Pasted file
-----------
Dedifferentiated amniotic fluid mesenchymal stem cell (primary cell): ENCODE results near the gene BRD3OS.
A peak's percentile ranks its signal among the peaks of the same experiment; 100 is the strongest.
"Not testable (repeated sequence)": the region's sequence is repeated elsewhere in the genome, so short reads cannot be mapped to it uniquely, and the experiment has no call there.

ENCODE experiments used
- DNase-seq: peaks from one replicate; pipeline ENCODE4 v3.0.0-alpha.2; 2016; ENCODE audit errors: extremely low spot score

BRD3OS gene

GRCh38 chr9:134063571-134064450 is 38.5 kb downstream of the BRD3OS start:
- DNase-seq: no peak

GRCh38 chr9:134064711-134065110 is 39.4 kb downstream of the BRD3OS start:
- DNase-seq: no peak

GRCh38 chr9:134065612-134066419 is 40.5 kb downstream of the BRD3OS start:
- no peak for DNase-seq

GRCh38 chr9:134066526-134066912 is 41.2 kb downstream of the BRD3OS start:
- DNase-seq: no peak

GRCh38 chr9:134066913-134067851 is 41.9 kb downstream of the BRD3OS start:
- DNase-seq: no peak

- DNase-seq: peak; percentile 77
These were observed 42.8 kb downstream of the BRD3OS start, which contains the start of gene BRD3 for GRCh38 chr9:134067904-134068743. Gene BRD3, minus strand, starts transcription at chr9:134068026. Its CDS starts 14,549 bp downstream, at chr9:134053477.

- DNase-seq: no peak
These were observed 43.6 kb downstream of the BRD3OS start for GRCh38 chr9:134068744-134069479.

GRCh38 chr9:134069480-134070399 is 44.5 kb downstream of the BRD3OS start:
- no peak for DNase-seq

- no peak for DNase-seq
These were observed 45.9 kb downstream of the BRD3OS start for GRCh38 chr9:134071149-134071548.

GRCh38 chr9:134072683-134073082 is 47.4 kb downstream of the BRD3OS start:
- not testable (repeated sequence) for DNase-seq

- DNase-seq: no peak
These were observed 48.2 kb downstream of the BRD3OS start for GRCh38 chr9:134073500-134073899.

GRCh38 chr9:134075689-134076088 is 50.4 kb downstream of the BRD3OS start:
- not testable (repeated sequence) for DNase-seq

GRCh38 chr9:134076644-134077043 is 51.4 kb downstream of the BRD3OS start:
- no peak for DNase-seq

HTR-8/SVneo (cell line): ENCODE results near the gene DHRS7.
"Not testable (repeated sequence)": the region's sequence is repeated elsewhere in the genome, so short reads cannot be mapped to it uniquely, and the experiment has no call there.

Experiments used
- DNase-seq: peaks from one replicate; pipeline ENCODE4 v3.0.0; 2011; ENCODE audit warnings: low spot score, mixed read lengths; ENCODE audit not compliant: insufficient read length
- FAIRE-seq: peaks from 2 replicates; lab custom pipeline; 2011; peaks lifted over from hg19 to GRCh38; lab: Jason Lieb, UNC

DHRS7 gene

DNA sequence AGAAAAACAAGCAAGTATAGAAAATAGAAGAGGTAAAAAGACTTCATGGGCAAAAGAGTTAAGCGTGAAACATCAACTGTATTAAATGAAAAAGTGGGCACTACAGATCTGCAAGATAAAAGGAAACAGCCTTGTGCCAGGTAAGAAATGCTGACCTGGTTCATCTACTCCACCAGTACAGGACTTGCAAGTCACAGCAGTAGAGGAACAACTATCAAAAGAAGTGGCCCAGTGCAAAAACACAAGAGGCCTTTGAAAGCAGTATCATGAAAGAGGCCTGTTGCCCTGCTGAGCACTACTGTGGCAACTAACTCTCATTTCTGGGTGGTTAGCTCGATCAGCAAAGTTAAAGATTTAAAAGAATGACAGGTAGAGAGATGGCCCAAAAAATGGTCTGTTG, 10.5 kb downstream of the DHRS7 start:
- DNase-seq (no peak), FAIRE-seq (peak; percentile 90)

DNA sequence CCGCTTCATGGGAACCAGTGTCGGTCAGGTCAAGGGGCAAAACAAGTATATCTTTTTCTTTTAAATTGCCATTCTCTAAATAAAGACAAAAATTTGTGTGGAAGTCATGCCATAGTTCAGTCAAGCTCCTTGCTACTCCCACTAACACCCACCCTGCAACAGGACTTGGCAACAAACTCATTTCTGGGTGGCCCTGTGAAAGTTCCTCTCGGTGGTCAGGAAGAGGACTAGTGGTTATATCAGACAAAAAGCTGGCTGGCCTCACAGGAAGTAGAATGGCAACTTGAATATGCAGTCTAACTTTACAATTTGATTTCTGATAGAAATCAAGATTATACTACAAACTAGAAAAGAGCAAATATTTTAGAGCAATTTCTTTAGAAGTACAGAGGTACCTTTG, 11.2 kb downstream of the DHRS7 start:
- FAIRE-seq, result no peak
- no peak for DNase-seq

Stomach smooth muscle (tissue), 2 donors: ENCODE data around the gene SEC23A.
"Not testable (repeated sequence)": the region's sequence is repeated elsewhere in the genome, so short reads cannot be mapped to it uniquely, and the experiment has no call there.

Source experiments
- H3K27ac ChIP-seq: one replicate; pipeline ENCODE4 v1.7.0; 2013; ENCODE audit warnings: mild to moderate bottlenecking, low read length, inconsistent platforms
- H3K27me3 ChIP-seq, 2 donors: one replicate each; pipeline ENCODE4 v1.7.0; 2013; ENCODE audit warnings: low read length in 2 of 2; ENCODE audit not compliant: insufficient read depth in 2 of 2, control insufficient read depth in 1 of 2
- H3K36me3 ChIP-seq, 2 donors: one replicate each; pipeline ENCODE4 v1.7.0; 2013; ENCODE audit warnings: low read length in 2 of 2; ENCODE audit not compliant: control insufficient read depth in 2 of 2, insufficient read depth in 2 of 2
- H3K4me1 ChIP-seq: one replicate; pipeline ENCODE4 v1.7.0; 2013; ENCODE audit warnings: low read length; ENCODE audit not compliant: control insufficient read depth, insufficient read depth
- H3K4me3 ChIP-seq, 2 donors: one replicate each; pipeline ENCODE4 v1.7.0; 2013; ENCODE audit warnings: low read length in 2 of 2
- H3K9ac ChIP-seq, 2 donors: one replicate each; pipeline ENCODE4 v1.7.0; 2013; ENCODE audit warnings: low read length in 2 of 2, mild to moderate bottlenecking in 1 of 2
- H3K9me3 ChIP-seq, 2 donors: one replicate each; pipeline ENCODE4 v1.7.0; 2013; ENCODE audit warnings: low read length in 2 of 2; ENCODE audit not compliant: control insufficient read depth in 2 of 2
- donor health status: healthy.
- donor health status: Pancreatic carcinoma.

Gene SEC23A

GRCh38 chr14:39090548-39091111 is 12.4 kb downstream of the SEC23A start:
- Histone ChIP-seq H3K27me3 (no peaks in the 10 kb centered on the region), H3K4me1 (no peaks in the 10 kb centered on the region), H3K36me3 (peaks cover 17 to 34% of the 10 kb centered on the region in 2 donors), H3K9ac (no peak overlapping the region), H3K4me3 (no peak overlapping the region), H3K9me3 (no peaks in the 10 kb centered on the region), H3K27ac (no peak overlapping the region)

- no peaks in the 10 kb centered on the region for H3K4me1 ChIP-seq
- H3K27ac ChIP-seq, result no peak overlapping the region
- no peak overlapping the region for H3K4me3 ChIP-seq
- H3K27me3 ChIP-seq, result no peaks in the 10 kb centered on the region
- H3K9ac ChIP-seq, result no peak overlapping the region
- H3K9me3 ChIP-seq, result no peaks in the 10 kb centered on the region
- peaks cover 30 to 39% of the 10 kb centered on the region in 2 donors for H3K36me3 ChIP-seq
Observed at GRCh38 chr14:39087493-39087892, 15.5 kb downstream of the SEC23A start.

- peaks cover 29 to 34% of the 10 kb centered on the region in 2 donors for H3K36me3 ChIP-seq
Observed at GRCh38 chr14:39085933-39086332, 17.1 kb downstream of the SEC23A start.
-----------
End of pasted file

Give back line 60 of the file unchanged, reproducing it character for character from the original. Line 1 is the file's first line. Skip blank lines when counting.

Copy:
- H3K27ac ChIP-seq, result no peak overlapping the region